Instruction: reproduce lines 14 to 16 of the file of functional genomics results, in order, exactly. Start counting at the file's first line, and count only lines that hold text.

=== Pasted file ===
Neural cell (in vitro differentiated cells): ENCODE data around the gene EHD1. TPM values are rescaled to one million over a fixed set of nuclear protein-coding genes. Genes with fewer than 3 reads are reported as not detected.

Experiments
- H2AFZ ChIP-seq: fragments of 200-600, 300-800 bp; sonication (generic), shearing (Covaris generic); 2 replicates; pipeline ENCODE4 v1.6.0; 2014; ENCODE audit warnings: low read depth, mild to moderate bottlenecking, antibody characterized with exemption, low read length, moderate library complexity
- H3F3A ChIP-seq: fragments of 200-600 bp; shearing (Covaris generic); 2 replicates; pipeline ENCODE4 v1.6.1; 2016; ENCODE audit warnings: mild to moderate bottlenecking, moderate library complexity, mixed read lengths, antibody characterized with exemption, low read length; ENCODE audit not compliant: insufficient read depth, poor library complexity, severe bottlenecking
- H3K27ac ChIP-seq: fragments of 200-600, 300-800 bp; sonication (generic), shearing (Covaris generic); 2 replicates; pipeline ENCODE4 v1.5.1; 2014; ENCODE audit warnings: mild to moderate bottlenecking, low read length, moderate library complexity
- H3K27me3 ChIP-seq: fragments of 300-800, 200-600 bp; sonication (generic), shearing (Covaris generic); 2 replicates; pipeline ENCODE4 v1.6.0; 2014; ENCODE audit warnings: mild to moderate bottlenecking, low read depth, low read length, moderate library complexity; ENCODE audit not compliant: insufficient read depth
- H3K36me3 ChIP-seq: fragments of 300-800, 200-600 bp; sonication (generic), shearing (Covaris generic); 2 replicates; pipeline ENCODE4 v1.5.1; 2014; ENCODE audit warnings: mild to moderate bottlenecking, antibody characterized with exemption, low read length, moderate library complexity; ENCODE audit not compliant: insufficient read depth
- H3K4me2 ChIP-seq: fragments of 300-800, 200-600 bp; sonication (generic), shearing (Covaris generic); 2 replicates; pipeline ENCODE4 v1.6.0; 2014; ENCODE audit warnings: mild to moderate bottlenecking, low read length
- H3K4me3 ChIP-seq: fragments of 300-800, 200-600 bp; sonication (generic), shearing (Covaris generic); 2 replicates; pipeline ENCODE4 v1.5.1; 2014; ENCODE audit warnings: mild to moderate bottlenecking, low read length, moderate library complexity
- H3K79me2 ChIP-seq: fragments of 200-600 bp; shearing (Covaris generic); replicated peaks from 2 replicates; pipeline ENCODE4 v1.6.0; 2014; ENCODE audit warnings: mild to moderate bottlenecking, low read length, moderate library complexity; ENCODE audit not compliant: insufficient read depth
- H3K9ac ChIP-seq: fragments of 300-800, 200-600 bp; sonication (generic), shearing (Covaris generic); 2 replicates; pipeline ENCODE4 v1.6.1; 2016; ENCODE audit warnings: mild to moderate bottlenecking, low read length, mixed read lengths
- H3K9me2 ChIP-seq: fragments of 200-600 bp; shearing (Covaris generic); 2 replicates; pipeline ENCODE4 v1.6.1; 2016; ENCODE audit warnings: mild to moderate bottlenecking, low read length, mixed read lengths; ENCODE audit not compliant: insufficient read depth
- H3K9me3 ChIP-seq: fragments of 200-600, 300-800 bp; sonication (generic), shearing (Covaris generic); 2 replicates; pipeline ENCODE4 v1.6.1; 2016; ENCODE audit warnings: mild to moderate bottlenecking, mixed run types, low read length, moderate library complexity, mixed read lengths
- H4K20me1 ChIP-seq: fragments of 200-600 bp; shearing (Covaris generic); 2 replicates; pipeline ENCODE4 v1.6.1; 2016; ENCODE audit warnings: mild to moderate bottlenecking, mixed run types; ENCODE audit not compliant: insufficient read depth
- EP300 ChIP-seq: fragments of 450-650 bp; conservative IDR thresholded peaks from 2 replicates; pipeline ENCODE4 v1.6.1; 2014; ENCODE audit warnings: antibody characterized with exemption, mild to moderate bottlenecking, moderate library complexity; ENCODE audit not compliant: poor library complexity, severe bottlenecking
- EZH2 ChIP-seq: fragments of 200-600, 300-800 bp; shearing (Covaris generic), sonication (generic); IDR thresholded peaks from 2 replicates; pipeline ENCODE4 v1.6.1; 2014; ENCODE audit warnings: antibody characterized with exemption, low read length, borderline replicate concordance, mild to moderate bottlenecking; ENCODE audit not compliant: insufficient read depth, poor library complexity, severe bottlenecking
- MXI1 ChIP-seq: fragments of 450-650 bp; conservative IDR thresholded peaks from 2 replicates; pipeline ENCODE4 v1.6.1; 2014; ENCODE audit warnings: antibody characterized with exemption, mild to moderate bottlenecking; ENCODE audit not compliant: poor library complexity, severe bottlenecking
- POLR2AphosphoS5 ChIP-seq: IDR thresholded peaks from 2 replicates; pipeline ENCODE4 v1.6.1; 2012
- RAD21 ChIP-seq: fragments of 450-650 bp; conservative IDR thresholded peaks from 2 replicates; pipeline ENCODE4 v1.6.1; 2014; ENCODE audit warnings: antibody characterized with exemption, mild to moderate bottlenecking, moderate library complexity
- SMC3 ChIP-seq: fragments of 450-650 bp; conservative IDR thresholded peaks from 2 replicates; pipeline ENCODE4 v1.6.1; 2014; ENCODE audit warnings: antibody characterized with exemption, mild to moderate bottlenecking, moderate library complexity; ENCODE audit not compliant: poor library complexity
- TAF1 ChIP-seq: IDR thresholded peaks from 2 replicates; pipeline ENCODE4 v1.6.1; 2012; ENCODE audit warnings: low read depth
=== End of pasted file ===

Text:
- H4K20me1 ChIP-seq: fragments of 200-600 bp; shearing (Covaris generic); 2 replicates; pipeline ENCODE4 v1.6.1; 2016; ENCODE audit warnings: mild to moderate bottlenecking, mixed run types; ENCODE audit not compliant: insufficient read depth
- EP300 ChIP-seq: fragments of 450-650 bp; conservative IDR thresholded peaks from 2 replicates; pipeline ENCODE4 v1.6.1; 2014; ENCODE audit warnings: antibody characterized with exemption, mild to moderate bottlenecking, moderate library complexity; ENCODE audit not compliant: poor library complexity, severe bottlenecking
- EZH2 ChIP-seq: fragments of 200-600, 300-800 bp; shearing (Covaris generic), sonication (generic); IDR thresholded peaks from 2 replicates; pipeline ENCODE4 v1.6.1; 2014; ENCODE audit warnings: antibody characterized with exemption, low read length, borderline replicate concordance, mild to moderate bottlenecking; ENCODE audit not compliant: insufficient read depth, poor library complexity, severe bottlenecking